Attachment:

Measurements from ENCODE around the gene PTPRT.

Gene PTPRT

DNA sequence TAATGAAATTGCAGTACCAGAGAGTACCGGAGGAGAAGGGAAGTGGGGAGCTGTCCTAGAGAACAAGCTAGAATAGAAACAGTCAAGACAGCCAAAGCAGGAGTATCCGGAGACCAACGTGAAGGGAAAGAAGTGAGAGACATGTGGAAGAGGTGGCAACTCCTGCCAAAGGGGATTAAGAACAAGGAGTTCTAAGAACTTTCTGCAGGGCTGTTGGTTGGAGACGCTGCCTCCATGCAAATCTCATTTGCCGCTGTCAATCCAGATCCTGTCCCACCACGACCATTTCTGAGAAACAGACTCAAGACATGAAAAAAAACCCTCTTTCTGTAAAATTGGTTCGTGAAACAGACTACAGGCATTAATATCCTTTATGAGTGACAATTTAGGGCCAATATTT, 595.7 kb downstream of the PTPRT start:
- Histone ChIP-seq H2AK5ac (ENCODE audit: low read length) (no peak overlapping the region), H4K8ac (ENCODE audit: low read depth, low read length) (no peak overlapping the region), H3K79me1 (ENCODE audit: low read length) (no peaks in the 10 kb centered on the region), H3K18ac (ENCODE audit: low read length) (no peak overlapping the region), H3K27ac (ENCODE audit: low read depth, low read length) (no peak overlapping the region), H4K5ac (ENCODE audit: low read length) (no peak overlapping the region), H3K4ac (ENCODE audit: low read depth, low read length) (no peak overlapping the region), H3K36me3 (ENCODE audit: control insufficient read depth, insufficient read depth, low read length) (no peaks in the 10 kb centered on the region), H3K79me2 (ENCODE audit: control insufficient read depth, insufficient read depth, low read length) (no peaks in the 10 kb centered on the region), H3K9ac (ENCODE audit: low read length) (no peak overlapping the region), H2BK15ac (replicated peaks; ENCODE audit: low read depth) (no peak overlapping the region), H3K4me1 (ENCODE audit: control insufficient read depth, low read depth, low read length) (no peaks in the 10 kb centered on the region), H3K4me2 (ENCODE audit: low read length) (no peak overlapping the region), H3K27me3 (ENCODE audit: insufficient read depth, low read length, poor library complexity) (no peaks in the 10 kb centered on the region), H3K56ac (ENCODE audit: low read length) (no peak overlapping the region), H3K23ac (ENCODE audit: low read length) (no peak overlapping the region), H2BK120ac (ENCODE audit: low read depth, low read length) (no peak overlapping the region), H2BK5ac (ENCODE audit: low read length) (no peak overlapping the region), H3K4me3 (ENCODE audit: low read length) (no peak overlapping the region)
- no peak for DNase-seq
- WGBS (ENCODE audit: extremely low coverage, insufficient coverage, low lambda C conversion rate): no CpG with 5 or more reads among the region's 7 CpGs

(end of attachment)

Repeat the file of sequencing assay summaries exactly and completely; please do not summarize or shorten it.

Measurements from ENCODE around the gene PTPRT.

Gene PTPRT

DNA sequence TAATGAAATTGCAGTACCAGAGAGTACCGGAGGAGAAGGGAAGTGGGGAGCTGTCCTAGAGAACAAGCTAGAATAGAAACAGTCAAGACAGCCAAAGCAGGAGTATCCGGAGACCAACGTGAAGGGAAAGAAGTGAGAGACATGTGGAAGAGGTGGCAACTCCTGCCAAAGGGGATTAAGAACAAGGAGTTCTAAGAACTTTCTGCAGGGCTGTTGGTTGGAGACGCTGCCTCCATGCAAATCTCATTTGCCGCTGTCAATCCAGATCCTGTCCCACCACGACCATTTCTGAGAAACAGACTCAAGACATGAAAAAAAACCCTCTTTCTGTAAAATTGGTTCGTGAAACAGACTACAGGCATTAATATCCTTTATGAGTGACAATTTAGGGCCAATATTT, 595.7 kb downstream of the PTPRT start:
- Histone ChIP-seq H2AK5ac (ENCODE audit: low read length) (no peak overlapping the region), H4K8ac (ENCODE audit: low read depth, low read length) (no peak overlapping the region), H3K79me1 (ENCODE audit: low read length) (no peaks in the 10 kb centered on the region), H3K18ac (ENCODE audit: low read length) (no peak overlapping the region), H3K27ac (ENCODE audit: low read depth, low read length) (no peak overlapping the region), H4K5ac (ENCODE audit: low read length) (no peak overlapping the region), H3K4ac (ENCODE audit: low read depth, low read length) (no peak overlapping the region), H3K36me3 (ENCODE audit: control insufficient read depth, insufficient read depth, low read length) (no peaks in the 10 kb centered on the region), H3K79me2 (ENCODE audit: control insufficient read depth, insufficient read depth, low read length) (no peaks in the 10 kb centered on the region), H3K9ac (ENCODE audit: low read length) (no peak overlapping the region), H2BK15ac (replicated peaks; ENCODE audit: low read depth) (no peak overlapping the region), H3K4me1 (ENCODE audit: control insufficient read depth, low read depth, low read length) (no peaks in the 10 kb centered on the region), H3K4me2 (ENCODE audit: low read length) (no peak overlapping the region), H3K27me3 (ENCODE audit: insufficient read depth, low read length, poor library complexity) (no peaks in the 10 kb centered on the region), H3K56ac (ENCODE audit: low read length) (no peak overlapping the region), H3K23ac (ENCODE audit: low read length) (no peak overlapping the region), H2BK120ac (ENCODE audit: low read depth, low read length) (no peak overlapping the region), H2BK5ac (ENCODE audit: low read length) (no peak overlapping the region), H3K4me3 (ENCODE audit: low read length) (no peak overlapping the region)
- no peak for DNase-seq
- WGBS (ENCODE audit: extremely low coverage, insufficient coverage, low lambda C conversion rate): no CpG with 5 or more reads among the region's 7 CpGs